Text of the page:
Tegile has launched a new multi-tier flash storage iteration of its Intelliflash HD all-flash platform with serial-attached SCSI solid-state drive (SAS SSD), an NVMe flash tier and encrypted drives. An all-NVMe option is promised for the end of 2017.
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There are two base models, the HD2040 and HD 2080, the former using 4TB SAS flash and the latter 8TB drives. Both can have NVMe flash added in four slots. Both provide block (Fibre Channel and iSCSI) and file (SMB, NFS, CIFS) access.
The HD2040 head unit comprises 24 4TB SAS flash drives for up to 100TB in 2U. The HD2080 uses 8TB drives to give up to 200TB in the same rack space. Both products can have expansion shelves added to take them up to 650TB and 1.3PB respectively.
Paul Silver, Tegile’s vice-president for Europe, the Middle East and Adrica, said: “We’ve taken a very dense platform to another level, provided encryption and made it NVMe-ready for later this year.”
Silver didn’t say to what extent the NVMe slots or even all-NVMe capacity would boost performance, but said: “We’re talking performance [latency] in fractions of a millisecond and that will be in microseconds with NVMe.”
It is not clear whether Tegile can gain the full advantages from NVMe in an architecture without NVMf (NVMe-over-fabrics). Even when all drives are NVMe-capable, unless NVMf is used as a transport, the full potential of NVMe could not be achieved due to the input/output I/O bottleneck at the controller.
Recently, Pure Storage launched an all-NVMe array but said it was happy to gain marginal advantages – 2x or 3x over traditionally connected flash drives – rather than the full potential of NVMe for the time being.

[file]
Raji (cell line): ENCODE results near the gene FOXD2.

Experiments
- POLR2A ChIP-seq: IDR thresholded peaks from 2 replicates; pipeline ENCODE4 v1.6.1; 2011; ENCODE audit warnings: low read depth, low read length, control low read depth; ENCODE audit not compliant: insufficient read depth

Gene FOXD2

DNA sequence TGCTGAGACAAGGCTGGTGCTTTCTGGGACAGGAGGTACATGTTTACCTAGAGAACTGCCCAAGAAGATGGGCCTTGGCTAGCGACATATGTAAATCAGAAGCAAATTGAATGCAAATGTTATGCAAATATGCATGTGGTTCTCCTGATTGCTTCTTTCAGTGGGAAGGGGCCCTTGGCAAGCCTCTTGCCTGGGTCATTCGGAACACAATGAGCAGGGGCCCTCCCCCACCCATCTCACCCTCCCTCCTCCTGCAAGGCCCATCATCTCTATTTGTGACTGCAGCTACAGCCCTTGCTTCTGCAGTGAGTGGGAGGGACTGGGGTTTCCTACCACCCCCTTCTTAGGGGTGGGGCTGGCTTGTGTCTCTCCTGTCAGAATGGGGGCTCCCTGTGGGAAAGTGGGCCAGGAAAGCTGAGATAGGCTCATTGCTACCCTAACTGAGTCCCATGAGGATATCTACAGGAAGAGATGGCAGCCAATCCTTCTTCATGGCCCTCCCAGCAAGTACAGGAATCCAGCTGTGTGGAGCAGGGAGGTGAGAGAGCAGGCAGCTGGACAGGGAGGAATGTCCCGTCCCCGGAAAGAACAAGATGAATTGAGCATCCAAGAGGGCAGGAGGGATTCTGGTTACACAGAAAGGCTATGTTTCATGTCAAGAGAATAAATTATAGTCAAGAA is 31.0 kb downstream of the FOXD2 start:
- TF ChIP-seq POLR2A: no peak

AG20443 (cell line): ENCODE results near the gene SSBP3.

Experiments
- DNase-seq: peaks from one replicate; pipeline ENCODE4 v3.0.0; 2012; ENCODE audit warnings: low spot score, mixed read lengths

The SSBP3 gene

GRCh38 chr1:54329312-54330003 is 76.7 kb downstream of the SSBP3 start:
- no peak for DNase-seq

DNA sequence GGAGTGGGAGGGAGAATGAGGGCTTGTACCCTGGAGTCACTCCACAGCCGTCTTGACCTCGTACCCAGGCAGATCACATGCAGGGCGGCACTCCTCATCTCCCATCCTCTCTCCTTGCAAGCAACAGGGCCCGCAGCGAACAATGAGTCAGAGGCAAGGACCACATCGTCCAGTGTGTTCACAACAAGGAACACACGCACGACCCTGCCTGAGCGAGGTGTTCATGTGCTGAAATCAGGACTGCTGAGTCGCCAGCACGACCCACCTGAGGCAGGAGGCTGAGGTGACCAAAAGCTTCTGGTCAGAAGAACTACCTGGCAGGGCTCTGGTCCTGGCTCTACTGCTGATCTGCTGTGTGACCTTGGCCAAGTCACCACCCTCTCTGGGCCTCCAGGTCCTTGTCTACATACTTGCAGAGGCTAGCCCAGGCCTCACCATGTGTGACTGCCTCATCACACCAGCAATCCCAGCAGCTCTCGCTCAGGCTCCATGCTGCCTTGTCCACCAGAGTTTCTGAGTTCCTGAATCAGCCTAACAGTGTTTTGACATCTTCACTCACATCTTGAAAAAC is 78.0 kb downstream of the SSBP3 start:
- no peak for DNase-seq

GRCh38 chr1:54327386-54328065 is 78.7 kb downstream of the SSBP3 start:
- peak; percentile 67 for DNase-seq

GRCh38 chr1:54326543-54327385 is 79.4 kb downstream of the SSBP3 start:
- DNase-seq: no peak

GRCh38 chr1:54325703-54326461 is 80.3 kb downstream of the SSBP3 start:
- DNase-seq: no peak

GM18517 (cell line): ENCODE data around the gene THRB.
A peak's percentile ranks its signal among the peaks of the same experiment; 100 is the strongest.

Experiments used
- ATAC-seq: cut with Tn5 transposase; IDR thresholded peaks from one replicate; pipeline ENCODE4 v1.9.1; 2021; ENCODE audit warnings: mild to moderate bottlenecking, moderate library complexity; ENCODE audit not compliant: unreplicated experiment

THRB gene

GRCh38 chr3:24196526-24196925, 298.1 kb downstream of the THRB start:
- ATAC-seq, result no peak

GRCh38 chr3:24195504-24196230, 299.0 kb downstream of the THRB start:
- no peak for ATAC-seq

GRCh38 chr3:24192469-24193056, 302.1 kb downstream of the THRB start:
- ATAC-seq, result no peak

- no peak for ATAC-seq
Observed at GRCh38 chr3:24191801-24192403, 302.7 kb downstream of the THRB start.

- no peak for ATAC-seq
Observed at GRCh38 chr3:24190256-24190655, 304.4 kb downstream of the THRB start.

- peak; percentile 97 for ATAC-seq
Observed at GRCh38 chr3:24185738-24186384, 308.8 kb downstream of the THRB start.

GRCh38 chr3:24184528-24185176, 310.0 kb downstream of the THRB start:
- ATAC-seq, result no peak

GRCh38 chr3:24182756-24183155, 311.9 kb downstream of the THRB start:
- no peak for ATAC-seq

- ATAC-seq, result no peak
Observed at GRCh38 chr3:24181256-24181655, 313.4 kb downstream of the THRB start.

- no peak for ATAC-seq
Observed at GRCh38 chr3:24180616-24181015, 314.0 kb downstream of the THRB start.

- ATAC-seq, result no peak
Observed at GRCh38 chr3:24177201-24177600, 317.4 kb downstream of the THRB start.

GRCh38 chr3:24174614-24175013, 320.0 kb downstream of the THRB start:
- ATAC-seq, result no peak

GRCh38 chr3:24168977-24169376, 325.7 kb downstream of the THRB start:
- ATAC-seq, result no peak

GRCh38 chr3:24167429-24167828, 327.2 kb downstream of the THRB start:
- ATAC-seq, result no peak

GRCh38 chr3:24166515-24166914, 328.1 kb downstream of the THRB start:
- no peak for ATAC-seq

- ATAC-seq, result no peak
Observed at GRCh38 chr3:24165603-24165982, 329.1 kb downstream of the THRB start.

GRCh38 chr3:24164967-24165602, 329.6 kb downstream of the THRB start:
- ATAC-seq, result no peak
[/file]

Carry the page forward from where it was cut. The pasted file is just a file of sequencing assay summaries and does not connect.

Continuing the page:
NVMe is a peripheral component interconnect express (PCIe) based standard that potentially allows flash storage to break through the limits imposed by SCSI and its use in the disk-era SAS and serial ATA (SATA) protocols by providing a vast increase in the number of queues and possible queue depth compared to those standards.
But, the controller performs fundamental functions in a storage array, such as protocol handling and physical addressing, as well as storage services such as data reduction, replication and encryption.
For now, that functionality – and the processing overheads it brings – stands in contradiction to the benefits of NVMe, which can operate at full potential when acting as direct-attached storage but which loses its advantages with the bottleneck at the controller in the I/O path.
In a later emailed response, Tegile said, without elaboration: “Just had confirmation that our controllers are ready for NVMe and that the likely bottleneck will be the protocols such as iSCSI.”